Today the FNT has a membership of 270,000 and includes 9 trade union federations and confederations. These are:-
- FETSALUD - Federation of Health Workers. The health sector workers’ union.
- CGTEN-ANDEN – The General Confederation of Education Workers of Nicaragua.
- CTCP – The Confederation of Self Employed Workers. Since the neoliberal reforms of the 1990s, the informal sector has been the largest in Nicaragua, and the CTCP was set up in 2005 to organise these workers.
- UNE – The National Union of Employees. The Public Sector Workers’ union.
- CST-JBE – The Jose Benito Escobar Union Confederation of Workers. This confederation organises workers in construction and industry.
- FESITUN – the Federation of University Workers of Nicaragua. The higher education workers union.
- FEPDES – University Lecturers Union.
- CTAI – The National Confederation of Agroindustry Workers.
- CTMLAC – The National Confederation of Workers of the Sea, the Coast and Linked areas.
The FNT attributes its steady growth to the development of a new kind of ‘socio-political’ trade unionism which seeks to organise within civil society at local level in order to be able to influence economic, social and political processes where they most affect workers.
The existence of a Sandinista government favours this vision since the Sandinista government has established 'Gabinetes' (cabinets) at local level in order to implement its vision of direct local democracy. The FNT and the Nicaraguan trade unions support the construction of this model of political organisation and see their role as making changes within it that favour Nicaraguan workers.
This role in society as negotiators with both government and business means that the FNT has developed activists who understand how these spaces function, and who are well versed in the issues in order to negotiate as effectively as possible. So, in addition to focussing on workplace issues, the FNT and its members are also concerned with social, environmental, economic and political problems such as housing, health and access to education and social security. By concentrating on this broader role, the FNT hopes to help the government build a more equal society where all Nicaraguans can live in peace and with dignity.
It is this society that the FNT and the Sandinista government define as a “Christian and Socialist Society of Solidarity”. Whilst this may sound strange in English, in Nicaragua, a country with a largely religious population where the 1980s revolution was heavily influenced by ‘Liberation Theology’, the emphasis on the religious and the political is quite natural. The overall aim of the FNT is to promote direct democracy and strengthen social coordination between all the different social organisations in order to achieve more social justice and development.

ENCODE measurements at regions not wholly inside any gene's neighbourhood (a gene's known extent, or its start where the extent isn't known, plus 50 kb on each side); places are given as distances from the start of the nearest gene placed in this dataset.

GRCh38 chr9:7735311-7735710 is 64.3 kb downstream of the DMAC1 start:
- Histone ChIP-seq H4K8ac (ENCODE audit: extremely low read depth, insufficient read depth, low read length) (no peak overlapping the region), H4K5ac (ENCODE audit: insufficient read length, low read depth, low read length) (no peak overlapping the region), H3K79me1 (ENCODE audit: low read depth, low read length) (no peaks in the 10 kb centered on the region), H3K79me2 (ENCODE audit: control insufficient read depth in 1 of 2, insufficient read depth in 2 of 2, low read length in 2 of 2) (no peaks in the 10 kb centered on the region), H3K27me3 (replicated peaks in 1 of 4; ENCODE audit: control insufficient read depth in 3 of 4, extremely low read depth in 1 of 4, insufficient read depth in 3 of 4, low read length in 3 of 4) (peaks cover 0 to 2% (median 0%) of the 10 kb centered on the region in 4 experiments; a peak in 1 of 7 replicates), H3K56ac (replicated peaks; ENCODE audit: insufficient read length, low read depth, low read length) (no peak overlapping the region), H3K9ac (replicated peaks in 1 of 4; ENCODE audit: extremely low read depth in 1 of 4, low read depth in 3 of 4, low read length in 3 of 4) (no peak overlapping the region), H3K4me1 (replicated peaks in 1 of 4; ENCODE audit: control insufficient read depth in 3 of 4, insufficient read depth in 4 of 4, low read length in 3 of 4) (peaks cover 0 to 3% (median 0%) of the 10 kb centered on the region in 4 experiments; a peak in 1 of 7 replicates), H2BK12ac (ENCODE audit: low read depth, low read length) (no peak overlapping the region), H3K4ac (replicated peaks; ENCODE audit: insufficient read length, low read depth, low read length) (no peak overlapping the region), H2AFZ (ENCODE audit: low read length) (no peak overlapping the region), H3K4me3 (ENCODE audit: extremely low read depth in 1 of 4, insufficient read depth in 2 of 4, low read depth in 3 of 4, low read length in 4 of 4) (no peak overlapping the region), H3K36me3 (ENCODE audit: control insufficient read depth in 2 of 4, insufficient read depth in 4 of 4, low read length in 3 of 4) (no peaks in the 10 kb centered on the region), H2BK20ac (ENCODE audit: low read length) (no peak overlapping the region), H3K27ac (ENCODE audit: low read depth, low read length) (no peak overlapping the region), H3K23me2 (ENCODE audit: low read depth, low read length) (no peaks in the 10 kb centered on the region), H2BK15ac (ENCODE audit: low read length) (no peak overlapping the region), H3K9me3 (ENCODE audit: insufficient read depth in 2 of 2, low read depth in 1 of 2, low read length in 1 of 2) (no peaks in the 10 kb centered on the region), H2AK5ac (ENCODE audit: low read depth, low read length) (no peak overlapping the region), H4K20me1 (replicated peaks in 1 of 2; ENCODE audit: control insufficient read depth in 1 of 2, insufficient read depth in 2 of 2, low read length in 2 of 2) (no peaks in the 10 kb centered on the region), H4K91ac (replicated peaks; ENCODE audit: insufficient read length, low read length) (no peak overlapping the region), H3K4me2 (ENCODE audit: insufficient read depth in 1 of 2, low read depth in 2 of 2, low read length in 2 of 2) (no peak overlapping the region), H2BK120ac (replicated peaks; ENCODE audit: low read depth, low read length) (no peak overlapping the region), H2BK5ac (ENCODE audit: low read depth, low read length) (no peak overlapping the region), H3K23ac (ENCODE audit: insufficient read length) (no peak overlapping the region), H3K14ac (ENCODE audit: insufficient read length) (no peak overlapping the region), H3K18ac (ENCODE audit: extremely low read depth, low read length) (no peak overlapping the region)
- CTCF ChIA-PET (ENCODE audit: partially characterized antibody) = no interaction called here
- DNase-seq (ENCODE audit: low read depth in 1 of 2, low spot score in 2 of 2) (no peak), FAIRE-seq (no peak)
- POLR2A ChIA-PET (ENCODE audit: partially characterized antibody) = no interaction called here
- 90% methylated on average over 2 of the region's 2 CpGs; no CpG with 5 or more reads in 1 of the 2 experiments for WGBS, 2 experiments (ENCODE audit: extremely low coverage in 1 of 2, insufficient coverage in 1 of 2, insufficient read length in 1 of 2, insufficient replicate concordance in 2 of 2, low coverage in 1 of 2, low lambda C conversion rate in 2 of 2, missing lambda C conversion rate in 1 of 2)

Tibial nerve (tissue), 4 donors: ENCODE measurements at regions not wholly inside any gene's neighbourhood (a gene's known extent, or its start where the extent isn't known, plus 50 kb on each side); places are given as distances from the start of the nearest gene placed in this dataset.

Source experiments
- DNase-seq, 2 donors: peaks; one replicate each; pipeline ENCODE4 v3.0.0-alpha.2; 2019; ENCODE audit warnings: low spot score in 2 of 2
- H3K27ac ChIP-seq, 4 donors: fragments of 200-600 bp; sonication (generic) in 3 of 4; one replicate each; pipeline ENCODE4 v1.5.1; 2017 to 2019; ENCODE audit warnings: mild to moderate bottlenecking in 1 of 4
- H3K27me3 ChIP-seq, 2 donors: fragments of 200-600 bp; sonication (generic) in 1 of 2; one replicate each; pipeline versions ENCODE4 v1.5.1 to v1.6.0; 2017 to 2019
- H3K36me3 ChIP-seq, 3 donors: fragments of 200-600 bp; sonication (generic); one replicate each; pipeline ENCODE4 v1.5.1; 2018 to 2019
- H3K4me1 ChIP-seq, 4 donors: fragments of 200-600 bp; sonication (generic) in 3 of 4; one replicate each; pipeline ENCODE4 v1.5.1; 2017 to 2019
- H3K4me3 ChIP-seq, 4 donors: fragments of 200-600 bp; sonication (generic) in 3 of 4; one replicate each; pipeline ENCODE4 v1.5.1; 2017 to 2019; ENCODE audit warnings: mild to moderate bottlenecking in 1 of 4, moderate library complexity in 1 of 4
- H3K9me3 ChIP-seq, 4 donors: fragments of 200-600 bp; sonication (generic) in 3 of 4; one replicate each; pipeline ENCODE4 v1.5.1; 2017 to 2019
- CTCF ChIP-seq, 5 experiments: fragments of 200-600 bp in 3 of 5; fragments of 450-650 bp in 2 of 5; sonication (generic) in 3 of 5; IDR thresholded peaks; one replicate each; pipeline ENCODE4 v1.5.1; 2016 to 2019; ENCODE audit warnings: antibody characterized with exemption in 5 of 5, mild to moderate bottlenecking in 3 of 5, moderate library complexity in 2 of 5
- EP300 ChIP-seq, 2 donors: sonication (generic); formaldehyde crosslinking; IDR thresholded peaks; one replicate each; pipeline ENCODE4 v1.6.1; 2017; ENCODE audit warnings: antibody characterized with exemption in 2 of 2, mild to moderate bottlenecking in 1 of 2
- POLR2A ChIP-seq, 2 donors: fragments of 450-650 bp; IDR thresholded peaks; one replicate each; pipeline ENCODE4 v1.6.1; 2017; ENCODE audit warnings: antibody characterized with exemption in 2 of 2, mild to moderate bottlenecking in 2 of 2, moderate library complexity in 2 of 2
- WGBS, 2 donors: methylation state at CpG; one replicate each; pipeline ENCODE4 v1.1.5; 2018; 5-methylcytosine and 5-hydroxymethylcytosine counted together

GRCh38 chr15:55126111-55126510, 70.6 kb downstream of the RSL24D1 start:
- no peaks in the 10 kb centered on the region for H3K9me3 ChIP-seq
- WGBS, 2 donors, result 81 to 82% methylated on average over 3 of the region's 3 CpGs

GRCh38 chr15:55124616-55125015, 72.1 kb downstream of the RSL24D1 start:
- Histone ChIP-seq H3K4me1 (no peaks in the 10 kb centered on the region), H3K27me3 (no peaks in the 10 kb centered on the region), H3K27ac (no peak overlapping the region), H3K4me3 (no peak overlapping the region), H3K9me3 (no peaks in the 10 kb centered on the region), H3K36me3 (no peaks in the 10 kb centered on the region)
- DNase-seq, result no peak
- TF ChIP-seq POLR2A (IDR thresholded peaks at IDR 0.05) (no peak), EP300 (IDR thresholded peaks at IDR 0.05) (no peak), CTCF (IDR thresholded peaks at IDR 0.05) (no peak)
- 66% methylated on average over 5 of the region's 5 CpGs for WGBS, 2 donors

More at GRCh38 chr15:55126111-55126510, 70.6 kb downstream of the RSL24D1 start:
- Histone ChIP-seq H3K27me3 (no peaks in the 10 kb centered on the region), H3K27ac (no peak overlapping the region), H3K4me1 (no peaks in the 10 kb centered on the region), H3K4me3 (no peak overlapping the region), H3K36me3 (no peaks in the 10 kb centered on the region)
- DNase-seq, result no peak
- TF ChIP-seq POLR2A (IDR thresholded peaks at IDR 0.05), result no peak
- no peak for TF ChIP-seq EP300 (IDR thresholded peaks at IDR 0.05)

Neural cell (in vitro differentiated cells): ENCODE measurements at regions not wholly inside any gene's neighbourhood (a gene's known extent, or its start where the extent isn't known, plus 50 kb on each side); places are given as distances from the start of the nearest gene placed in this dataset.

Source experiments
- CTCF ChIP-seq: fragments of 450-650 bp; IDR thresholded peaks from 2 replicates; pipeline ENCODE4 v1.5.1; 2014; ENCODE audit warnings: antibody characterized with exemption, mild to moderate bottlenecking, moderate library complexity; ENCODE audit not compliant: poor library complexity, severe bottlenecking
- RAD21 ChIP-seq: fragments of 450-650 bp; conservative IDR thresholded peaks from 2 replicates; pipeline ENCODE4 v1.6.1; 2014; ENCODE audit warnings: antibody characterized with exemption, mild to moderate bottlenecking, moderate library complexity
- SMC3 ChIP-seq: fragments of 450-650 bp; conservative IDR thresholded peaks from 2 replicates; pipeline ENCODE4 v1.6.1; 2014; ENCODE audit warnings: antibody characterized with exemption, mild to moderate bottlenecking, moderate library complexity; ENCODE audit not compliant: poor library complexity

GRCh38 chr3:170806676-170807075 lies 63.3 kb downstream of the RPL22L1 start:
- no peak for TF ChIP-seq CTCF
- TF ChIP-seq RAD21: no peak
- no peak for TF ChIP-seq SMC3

UNE has its origins in the struggles of the Sandinistas to overthrow the brutal Somoza dictatorship. After the Sandinistas came to power in 1979, the union started organising in government ministries representing workers in communications, energy, water and the municipalities. From 1979 to 1990, the union set up collective bargaining agreements and promoted a Civil Service Law to guarantee job security for workers regardless of the political party in power.
In 1990, the Sandinistas lost the elections and a US-backed right wing coalition came to power. The neo liberal years lasted until 2007, during which time the public sector was brought to its knees. Over 100,000 state sector workers lost their jobs - 66% of the workforce - including 2,500 union leaders. Partly because of the privatisation of previously publicly owned services and in part because of attacks on unions, the membership of UNE fell to 5,000.
One of UNE's priorities is to strengthen the image of the public sector, which was hugely tarnished by corruption during the 1990s. The emphasis is on providing quality and efficient public services and on transparency. UNE is also keen to recruit and train more women and young members. 56% of UNE members are women and it has active Women's and Youth Committees.
The return to power of the Sandinista government in 2007 saw the restoration of the public sector and of trade union rights. UNE now has around 40,000 members and its members have seen vast improvements in working conditions and salary levels. UNE organises in central government (social security, tax collection) and local government (municipalities) and in the electricity and water industries.
The latest union to be affiliated to the FNT is the CTCP Self Employed Workers' (informal sector) Union. Formed in May 2002, the union currently has a membership of 60,000. Members are organised into 152 trade union branches which are affiliated to eight federations. 48% of the union's members are women and 52% men. Of the total membership, 65% are young people between the ages of 16 and 36.
The union brings together people who work in the streets selling all kinds of cheap goods and services. They produce food such as tortillas, soft drinks and traditional sweets. Some are the owners of small and micro-businesses, while ohers have workshops for mechanics, carpentry and tyre repairs. Others work as money-changers, artisans, tailors, seamstresses, barbers, grocers, porters with handcarts, litter pickers and hawkers, taxi drivers, rickshaw tricyclists, lottery sellers and mobile phone sellers. Some work in people's homes as plumbers, labourers or electricians; others are professional people and craft workers.